Feeling at home at CIRN Prato 2013

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Published on: 07/11/2013

Last week, I attended the Prato conference of the Community Informatics Research Network 2013. Being in the confluence of Community Archives and Community Informatics, made me feel a little like coming home, which I’ll try to explain below.

One important reason is that the presentations were very inspiring and covering a broad range of issues from various continents. During the 1st day keynote, it quickly became clear that community archives can be a “statement of existence” (Andrew Flinn) and as such sometimes even “undergird social action” (Anne Gilliland). Some other highlights for me were: Steve Thompson‘s flying mayor in Second Life, the Communication for Development presented by Rose Onwanma in the context of “Child Witchcraft” abuse, Rasika Dayarathna’s information system to improve happiness, the “unconscious need to share emotions” mentioned by Manuela Farinosi and the Information Continuum applied by Larry Stillman. Actually, all the presentations I attended were very interesting and they all had to do with social use of ICT and applicable research methodologies; the stuff that makes me happy. I wrote an abstract for another conference based on the inspiration I got.

The comments concerning my presentation, and my reflections on them later, also made me feel connected in Prato. In my presentation I told the audience about comparing 80 “local memory websites” (Kreek & Zoonen, 2013a). On these websites, neighborhood residents collect personal memories – mostly in text and pictures – about the locality they live in. Some of the cases are more than 10 years old and still going, although most of them live a static life. The ones with active online participation are claimed – but often also initiated – to, more or less explicitly, empower individuals, groups and the community as a whole. That’s where the next phase of my research will focus on: how do the online social dynamics relate to empowerment? Being at the conference made me realize that the local memory websites could be considered to be at the nexus of Community Archives and Community Informatics.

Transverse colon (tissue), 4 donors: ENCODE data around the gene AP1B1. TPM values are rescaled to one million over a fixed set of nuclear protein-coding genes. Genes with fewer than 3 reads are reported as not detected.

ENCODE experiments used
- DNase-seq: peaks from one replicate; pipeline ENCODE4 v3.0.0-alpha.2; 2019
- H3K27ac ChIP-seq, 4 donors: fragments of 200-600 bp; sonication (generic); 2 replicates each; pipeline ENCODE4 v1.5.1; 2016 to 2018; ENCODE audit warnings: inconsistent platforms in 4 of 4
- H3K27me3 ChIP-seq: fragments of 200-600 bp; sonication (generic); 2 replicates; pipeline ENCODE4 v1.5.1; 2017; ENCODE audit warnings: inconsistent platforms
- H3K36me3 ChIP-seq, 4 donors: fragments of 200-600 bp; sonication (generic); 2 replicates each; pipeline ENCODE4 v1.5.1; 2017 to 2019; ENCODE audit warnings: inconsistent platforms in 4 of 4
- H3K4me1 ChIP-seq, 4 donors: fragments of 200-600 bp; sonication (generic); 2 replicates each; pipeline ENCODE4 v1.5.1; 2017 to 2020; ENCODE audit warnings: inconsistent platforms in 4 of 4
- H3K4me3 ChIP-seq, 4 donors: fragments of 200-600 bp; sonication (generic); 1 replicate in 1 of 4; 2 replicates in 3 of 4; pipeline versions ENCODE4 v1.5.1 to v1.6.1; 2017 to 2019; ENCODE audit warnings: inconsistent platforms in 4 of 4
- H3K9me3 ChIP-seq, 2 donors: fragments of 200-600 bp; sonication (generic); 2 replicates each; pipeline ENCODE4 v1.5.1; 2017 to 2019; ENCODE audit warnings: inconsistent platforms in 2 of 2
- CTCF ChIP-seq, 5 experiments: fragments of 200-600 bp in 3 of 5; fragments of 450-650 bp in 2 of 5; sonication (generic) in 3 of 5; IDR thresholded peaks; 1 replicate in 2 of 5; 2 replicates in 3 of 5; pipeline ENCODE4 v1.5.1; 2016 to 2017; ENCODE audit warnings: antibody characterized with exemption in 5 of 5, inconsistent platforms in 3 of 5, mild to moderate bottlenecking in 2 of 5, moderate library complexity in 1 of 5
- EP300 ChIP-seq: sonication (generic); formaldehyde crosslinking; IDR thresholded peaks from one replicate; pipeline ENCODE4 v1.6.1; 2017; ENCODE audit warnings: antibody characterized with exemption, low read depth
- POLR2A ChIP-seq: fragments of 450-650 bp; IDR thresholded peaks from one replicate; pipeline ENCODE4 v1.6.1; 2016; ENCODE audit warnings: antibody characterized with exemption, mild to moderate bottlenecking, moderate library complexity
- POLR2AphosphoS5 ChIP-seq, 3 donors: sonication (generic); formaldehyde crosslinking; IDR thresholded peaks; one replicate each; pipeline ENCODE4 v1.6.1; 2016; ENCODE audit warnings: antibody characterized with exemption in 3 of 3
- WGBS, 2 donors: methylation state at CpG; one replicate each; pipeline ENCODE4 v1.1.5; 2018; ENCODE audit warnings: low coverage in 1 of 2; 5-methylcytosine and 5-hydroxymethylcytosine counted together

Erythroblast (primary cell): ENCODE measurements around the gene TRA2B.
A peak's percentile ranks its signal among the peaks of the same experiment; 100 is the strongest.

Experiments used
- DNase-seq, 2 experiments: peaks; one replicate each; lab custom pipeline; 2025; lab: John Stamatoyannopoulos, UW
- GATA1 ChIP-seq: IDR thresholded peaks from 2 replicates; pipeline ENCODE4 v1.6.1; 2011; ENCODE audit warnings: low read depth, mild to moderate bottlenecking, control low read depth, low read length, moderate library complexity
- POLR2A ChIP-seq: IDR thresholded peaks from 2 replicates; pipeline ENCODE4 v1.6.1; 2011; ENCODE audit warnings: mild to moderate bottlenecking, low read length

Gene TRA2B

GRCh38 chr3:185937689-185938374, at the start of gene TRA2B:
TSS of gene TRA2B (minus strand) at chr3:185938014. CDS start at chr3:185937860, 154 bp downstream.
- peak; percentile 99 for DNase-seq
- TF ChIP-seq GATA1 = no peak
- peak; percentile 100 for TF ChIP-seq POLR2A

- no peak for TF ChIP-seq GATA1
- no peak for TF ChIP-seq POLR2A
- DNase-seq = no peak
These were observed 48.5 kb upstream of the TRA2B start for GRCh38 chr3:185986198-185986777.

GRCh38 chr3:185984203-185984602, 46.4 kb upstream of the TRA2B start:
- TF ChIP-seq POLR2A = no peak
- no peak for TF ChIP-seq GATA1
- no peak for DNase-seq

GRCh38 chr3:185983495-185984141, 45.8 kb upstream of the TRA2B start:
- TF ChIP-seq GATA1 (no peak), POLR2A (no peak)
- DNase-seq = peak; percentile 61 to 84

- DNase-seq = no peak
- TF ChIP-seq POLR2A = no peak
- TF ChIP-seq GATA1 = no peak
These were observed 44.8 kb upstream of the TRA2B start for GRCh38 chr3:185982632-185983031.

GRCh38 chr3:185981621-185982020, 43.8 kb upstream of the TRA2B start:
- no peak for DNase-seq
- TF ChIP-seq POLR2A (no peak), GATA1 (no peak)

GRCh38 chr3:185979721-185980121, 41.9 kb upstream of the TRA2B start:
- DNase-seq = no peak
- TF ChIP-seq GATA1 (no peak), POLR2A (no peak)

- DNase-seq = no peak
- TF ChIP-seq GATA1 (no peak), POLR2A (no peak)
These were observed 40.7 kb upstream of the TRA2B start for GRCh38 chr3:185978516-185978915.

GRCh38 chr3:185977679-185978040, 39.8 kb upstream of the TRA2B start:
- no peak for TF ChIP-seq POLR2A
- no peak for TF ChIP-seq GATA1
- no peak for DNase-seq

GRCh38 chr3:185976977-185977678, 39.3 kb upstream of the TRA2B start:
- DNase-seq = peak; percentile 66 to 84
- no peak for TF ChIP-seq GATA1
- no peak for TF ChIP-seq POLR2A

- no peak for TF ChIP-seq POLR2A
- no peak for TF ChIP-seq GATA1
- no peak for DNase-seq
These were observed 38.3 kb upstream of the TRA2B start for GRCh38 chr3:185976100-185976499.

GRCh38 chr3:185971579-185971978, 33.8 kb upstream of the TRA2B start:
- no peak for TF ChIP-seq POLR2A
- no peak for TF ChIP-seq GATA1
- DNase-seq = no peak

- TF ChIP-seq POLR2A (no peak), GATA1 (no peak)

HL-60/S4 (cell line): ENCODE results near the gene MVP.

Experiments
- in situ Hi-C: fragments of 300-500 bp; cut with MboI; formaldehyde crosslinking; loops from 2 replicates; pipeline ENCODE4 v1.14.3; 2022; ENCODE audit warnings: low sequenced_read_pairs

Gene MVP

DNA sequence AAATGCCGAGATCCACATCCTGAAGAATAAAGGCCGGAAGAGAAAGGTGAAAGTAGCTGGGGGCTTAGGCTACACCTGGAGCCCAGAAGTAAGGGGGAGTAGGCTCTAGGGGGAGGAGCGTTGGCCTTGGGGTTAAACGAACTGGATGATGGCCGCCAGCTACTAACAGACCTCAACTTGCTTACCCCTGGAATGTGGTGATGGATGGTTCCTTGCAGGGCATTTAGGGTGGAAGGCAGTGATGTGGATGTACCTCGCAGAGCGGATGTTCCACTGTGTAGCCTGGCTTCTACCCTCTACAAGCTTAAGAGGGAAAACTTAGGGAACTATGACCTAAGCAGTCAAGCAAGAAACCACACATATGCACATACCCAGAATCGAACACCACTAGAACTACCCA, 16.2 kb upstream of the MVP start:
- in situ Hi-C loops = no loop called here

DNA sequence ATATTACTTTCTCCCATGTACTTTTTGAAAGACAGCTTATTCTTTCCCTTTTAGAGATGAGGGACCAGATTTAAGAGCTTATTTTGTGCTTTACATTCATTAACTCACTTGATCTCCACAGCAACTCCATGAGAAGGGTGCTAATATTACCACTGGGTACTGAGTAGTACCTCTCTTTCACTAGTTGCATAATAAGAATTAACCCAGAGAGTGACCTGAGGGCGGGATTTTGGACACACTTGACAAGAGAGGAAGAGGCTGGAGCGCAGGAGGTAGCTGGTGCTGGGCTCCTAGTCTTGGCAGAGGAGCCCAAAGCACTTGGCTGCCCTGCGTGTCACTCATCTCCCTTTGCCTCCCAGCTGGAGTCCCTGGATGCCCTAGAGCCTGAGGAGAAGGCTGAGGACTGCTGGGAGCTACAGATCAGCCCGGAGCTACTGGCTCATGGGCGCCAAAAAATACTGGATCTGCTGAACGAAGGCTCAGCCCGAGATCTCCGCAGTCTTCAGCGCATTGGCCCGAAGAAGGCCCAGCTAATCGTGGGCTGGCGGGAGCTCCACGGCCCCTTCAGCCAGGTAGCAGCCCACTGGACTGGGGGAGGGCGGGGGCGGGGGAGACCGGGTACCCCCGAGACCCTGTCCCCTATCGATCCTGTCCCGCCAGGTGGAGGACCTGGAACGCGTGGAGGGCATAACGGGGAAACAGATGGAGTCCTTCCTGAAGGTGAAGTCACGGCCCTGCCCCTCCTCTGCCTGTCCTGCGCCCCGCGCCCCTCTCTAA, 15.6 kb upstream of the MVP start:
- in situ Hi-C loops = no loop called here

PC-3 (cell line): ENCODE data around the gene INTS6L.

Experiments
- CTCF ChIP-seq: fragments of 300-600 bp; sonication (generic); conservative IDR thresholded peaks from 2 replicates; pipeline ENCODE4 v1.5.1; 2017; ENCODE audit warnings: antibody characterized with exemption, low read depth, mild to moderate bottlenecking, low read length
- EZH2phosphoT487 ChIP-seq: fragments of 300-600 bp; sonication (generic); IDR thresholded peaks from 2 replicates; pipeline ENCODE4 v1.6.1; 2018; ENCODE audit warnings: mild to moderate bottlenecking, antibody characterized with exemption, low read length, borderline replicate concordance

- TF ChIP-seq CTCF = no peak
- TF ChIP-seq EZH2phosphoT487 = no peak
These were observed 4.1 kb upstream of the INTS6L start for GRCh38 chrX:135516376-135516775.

If I consider the explanation by Michael Gurstein of what Community Informatics is concerned with, I (now) see an obvious connection with the empowerment discourse about the local memory websites:

CI is concerned with these processes of communities adapting and transforming, networking and binding, responding to and becoming the authors in the unending and increasingly rapid flow of information within and among communities and between communities and the larger society. CI addresses this process of adaptation and transformation through a systematic concern with the “how” — the infrastructure, the devices, the connectivity of enabling and empowering; the “how to” — the training, the community and organizational development; the “necessary conditions” — the funding, regulatory environment, the policy frameworks; and finally and perhaps most importantly the “why” — the goals and objectives of enabling and empowering communities. (Gurstein, 2004, p. 2)